This comment was originally posted on Almighty Link

  • http://www.lindsaymallen.com/ Lindsay M. Allen

    I definitely think that the lifestream is likely “the next big thing,” especially in certain contexts, but I don't know that live tweeting is dead/dying.

    The biggest hurdle to the lifestream being a realistic threat to Twitter, blogs, Facebook, etc. is the likelihood (or lack thereof) of a quick adoption rate. While you and I are part of the group that is comfortable with the tools, tactics and strategies associated with social media use for business AND personal purposes, the reality is that so many people are *just* beginning to get aboard the social media train, finally realizing that they need to be integrating SM into their personal lives and/or into their respective organizations. We can't expect these folks to be ready to embrace and use a tool that essentially combines all of the tools and technologies of which they've long been scared (and, most likely, are *still* scared of … but they feel like they have to start using them or risk irrelevance).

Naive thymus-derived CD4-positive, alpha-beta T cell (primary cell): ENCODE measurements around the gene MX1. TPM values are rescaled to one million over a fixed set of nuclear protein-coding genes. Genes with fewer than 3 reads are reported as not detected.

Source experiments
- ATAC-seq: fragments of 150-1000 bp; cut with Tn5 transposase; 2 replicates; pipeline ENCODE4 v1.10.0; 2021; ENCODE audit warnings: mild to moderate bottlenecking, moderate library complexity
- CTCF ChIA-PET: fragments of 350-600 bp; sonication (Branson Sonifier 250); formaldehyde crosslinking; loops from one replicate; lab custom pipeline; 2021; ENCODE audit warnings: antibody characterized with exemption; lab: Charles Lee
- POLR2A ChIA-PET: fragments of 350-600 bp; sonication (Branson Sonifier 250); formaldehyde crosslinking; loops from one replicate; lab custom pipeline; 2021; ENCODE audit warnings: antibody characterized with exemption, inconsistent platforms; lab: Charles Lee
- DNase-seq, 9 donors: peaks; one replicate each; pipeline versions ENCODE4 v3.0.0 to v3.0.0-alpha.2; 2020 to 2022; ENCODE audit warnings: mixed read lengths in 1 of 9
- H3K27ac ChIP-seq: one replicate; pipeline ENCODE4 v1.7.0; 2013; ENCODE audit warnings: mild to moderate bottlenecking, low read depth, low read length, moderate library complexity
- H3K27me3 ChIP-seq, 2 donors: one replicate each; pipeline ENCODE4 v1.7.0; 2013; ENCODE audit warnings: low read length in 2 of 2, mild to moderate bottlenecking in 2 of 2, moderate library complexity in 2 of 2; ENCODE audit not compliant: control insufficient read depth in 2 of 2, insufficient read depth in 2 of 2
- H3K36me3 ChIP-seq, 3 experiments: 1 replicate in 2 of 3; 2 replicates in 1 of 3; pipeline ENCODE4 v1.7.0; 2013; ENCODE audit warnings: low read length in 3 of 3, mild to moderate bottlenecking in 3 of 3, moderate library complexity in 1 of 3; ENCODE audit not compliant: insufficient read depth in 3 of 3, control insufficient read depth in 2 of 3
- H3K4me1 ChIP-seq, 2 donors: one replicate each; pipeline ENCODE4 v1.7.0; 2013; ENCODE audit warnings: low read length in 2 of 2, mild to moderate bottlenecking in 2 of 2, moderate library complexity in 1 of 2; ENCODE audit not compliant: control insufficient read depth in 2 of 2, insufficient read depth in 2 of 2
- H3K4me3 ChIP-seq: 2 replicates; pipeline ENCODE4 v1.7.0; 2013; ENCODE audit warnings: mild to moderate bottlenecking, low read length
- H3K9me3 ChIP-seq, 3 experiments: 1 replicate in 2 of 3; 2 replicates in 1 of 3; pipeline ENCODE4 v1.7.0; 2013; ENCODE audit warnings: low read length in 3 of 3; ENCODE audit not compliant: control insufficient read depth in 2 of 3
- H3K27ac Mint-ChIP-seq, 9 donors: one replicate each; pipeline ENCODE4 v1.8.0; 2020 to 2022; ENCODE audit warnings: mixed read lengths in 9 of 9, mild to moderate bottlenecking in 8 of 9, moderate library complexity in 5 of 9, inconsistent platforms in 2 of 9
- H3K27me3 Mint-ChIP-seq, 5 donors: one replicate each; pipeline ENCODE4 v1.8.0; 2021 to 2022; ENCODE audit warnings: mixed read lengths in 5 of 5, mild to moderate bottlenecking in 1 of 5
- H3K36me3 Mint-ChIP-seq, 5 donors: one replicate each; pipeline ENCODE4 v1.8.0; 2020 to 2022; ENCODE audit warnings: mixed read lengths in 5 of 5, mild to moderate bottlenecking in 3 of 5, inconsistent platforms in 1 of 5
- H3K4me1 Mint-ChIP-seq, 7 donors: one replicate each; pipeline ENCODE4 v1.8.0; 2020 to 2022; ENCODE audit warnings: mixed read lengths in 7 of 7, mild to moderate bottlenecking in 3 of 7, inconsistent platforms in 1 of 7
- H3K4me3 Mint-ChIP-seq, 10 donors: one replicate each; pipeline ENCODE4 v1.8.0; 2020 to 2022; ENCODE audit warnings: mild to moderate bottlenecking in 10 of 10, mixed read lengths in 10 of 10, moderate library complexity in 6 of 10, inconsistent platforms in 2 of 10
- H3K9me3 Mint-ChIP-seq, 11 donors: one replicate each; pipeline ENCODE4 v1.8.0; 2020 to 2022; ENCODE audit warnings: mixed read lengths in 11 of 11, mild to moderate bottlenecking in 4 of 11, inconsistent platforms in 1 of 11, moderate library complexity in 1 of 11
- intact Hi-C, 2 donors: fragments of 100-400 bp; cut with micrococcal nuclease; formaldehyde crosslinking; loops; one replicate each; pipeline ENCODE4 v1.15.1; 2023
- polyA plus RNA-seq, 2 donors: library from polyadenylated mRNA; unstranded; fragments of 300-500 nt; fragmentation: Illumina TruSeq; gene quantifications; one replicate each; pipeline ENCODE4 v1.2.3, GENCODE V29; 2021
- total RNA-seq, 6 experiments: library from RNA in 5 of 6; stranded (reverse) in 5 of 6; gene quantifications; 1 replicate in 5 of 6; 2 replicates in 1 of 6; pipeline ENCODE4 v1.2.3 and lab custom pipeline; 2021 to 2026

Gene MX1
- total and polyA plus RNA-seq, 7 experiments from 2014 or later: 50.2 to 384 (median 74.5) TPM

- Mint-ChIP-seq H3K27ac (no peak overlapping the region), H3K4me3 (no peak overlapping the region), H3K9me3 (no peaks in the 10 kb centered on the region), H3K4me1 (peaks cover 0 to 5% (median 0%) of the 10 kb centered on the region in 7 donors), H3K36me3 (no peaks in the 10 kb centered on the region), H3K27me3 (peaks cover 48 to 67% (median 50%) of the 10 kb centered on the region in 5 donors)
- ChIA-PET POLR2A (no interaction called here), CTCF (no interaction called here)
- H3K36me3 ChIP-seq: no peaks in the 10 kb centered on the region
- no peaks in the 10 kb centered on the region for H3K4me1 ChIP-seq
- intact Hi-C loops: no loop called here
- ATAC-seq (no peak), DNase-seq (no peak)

I definitely see the value of a lifestream as a replacement for certain Web sites. At my most recent job, we used MovableType for our Web newsroom. Getting any content other than text posted on there required additional “techie” legwork (including the need for storage space for videos [which we never had, mostly due to these technical issues] and other large files, embeddable media players, special coding for photos, etc.) that would have been unnecessary if something like Posterous were being used … so I definitely see the value. I just think it will be awhile before it fully catches on.

    In the meantime, though, I'll be tinkering around with a Posterous account of my own. ☺

  • http://thelostjacket.com Stuartfoster

    Is it better then Twitter? Yep. Is it better then a destination site or blog format? Not yet. Although I would be amenable to some form of hybrid between the two. I'm definitely thinking about adding a lifestream component to The Lost Jacket. But it would be on a separate tab on my Nav menu…it wouldn't be on every page.

    For now? Cool. Later? Who knows.

  • http://jessicaknows.com/ Jessica Smith – JessicaKnows